A tumor suppressor Retinoblastoma1 is essential for embryonic development in the sea urchin
Research output: Contribution to journal › Article
- Brown University
Background: Embryonic cells and cancer cells share various cellular characteristics important for their functions. It has been thus proposed that similar mechanisms of regulation may be present in these otherwise disparate cell types. Results: To explore how regulative embryonic cells are fundamentally different from cancerous cells, we report here that a fine balance of a tumor suppressor protein Retinoblastoma1 (Rb1) and a germline factor Vasa are important for proper cell proliferation and differentiation of the somatic cells during embryogenesis of the sea urchin. Rb1 knockdown blocked embryonic development and induced Vasa accumulation in the entire embryo, while its overexpression resulted in a smaller-sized embryo with differentiated body structures. These results suggest that a titrated level of Rb1 protein may be essential for a proper balance of cell proliferation and differentiation during development. Vasa knockdown or overexpression, on the other hand, reduced or increased Rb1 protein expression, respectively. Conclusions: Taken together, it appears that Vasa protein positively regulates Rb1 protein while Rb1 protein negatively regulates Vasa protein, balancing the act of these two antagonistic molecules in somatic cells. This mechanism may provide a fine control of cell proliferation and differentiation, which is essential for regulative embryonic development.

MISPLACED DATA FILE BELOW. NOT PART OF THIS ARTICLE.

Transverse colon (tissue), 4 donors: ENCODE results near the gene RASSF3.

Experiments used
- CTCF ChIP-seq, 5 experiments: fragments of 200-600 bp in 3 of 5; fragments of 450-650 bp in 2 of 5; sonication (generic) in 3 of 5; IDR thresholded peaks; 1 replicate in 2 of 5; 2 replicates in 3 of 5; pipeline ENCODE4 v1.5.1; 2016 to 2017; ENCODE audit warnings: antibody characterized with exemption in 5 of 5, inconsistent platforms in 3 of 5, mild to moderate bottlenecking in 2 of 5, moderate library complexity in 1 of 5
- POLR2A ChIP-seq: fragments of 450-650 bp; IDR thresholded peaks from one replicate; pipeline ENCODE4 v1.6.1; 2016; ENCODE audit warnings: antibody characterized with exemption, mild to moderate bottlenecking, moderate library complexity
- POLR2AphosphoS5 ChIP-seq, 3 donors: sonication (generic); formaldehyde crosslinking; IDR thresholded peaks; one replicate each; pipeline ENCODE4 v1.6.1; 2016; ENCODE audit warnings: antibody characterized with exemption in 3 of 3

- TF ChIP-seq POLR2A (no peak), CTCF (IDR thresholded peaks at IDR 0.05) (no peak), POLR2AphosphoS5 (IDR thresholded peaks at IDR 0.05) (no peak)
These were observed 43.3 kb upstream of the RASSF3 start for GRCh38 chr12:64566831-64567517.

- Retinoblastoma1, cell differentiation, embryonic development, sea urchin